14. Commercial Space Travel, Ethics and Society

    Science.gov (United States)

    Cox, N. L. J.

    2002-01-01

    For the past two decades interest in the possibilities of commercial (manned) space travel or space tourism has increased among engineers, scientists, entrepreneurs and also citizens. A continuously growing collection of papers is being published on space tourism itself and associated subjects, like new reusable launch vehicles, space habitats, space entertainment and corresponding law and regulation. Market research promises sufficient interest in tourist space travel to take off and develop into a multi billion-dollar business. The basic engineering knowledge and expertise is available to start development and designing of safe and affordable reusable vertical lift off and landing vehicles, like the Kankoh-Maru. However, many issues remain fairly untouched in literature. These include, for example, regulations, law, international agreement on space traffic control and also insurance policy. One important topic however has been barely touched upon. This concerns the ethical issues in commercial (manned) space travel, which need to be considered thoroughly, preferably before actual take off of the first regular space tourist services. The answer to the latter question comprises the major part of the paper. First, the paper deals with the issue of who wants, needs and will go to space at what stage in the development of the space tourism industry. A schematic pyramid differentiating between several community groups is made. Secondly, it discusses the way we can and should deal with our environment. Space is still fairly unspoiled, although there is a lot of (government) debris out there. Rules of the space tourist game need to be established. A few general directions are presented, for example on debris cleaning and garbage disposal. Also our right to exploit the asteroids and the moon for material is discussed. In the last part of this paper, the risks involved with the harsh environment of space are considered. Is it safe and responsible to eject people into outer

  15. Fusion energy for space missions in the 21st Century

    International Nuclear Information System (INIS)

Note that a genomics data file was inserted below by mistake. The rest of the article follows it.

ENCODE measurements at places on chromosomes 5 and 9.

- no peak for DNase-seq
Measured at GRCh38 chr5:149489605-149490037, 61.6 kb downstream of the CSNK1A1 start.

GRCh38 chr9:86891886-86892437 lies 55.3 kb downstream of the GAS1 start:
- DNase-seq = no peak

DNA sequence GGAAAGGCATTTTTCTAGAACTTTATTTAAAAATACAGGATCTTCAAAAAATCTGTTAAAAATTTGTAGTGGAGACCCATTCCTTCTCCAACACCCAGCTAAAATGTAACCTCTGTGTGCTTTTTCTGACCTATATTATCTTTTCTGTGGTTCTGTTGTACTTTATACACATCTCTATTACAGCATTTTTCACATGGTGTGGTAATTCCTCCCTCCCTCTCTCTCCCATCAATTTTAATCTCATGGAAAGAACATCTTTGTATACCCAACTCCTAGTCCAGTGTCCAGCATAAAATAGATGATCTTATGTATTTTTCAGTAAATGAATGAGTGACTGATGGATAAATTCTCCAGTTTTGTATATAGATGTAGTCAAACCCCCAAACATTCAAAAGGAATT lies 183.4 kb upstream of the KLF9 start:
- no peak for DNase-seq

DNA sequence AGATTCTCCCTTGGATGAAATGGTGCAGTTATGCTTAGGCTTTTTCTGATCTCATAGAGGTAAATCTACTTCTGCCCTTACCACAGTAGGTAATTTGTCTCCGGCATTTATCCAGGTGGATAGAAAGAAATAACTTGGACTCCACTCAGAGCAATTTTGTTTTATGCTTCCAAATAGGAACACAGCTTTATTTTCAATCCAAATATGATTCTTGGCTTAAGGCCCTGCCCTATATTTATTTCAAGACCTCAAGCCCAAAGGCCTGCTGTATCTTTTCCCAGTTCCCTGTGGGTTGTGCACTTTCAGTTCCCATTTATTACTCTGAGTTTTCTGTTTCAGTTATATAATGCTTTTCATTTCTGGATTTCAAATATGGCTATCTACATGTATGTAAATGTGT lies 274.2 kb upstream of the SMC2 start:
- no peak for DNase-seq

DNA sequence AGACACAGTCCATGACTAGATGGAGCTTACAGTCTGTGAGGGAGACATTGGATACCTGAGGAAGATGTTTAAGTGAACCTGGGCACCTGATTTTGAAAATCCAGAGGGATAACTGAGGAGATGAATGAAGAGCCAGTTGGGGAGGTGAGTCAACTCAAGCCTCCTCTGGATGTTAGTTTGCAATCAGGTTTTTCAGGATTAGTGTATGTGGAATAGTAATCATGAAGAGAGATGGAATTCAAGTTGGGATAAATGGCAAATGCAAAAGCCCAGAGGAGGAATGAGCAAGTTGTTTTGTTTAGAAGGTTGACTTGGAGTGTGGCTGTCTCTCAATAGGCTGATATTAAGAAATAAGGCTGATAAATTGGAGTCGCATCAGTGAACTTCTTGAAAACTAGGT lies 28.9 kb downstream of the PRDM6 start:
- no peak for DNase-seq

Schulze, N.R.

    1991-08-01

    Future space missions were hypothesized and analyzed and the energy source for their accomplishment investigated. The mission included manned Mars, scientific outposts to and robotic sample return missions from the outer planets and asteroids, as well as fly-by and rendezvous mission with the Oort Cloud and the nearest star, Alpha Centauri. Space system parametric requirements and operational features were established. The energy means for accomplishing the High Energy Space Mission were investigated. Potential energy options which could provide the propulsion and electric power system and operational requirements were reviewed and evaluated. Fusion energy was considered to be the preferred option and was analyzed in depth. Candidate fusion fuels were evaluated based upon the energy output and neutron flux. Reactors exhibiting a highly efficient use of magnetic fields for space use while at the same time offering efficient coupling to an exhaust propellant or to a direct energy convertor for efficient electrical production were examined. Near term approaches were identified

  16. Ultrasonic examination of defects close to the outer surface

    International Nuclear Information System (INIS)

    Benoist, P.; Serre, M.; Champigny, F.

    1986-11-01

    During the examination of a pressurized water reactor vessel with an in Service Inspection Machine (MIS), various welds are scanned with immersion ultrasonic focused transducers from the inside of the vessel. Defects close to the outer surface are sometimes detected, and sizing with the successive 6 dB drop method leads to oversize some indications; this is caused by various reflections on the outer wall; the corner echo is of particular importance here. CEA and EDF have started an experimental program in order to study the response of volumetric and planar defects located near the outer surface. We present here the first results obtained with artificial defects. 2 refs